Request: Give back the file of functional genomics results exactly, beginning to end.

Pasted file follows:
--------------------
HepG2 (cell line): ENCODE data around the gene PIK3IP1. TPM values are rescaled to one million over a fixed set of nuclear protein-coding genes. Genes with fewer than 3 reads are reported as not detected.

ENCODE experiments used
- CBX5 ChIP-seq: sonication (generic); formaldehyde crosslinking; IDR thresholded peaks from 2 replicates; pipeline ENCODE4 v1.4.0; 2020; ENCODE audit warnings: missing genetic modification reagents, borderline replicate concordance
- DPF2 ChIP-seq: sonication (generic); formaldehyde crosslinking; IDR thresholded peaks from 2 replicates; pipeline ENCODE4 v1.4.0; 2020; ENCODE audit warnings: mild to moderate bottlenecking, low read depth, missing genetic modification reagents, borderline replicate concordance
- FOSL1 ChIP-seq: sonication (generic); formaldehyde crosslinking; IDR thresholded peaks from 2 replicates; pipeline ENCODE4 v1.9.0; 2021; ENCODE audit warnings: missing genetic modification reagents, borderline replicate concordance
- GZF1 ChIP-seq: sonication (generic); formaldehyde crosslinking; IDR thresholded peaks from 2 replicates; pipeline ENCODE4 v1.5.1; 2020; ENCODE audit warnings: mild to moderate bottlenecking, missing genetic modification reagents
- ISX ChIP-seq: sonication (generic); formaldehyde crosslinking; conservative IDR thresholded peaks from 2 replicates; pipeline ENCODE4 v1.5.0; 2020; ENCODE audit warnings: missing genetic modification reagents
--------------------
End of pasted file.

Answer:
HepG2 (cell line): ENCODE data around the gene PIK3IP1. TPM values are rescaled to one million over a fixed set of nuclear protein-coding genes. Genes with fewer than 3 reads are reported as not detected.

ENCODE experiments used
- CBX5 ChIP-seq: sonication (generic); formaldehyde crosslinking; IDR thresholded peaks from 2 replicates; pipeline ENCODE4 v1.4.0; 2020; ENCODE audit warnings: missing genetic modification reagents, borderline replicate concordance
- DPF2 ChIP-seq: sonication (generic); formaldehyde crosslinking; IDR thresholded peaks from 2 replicates; pipeline ENCODE4 v1.4.0; 2020; ENCODE audit warnings: mild to moderate bottlenecking, low read depth, missing genetic modification reagents, borderline replicate concordance
- FOSL1 ChIP-seq: sonication (generic); formaldehyde crosslinking; IDR thresholded peaks from 2 replicates; pipeline ENCODE4 v1.9.0; 2021; ENCODE audit warnings: missing genetic modification reagents, borderline replicate concordance
- GZF1 ChIP-seq: sonication (generic); formaldehyde crosslinking; IDR thresholded peaks from 2 replicates; pipeline ENCODE4 v1.5.1; 2020; ENCODE audit warnings: mild to moderate bottlenecking, missing genetic modification reagents
- ISX ChIP-seq: sonication (generic); formaldehyde crosslinking; conservative IDR thresholded peaks from 2 replicates; pipeline ENCODE4 v1.5.0; 2020; ENCODE audit warnings: missing genetic modification reagents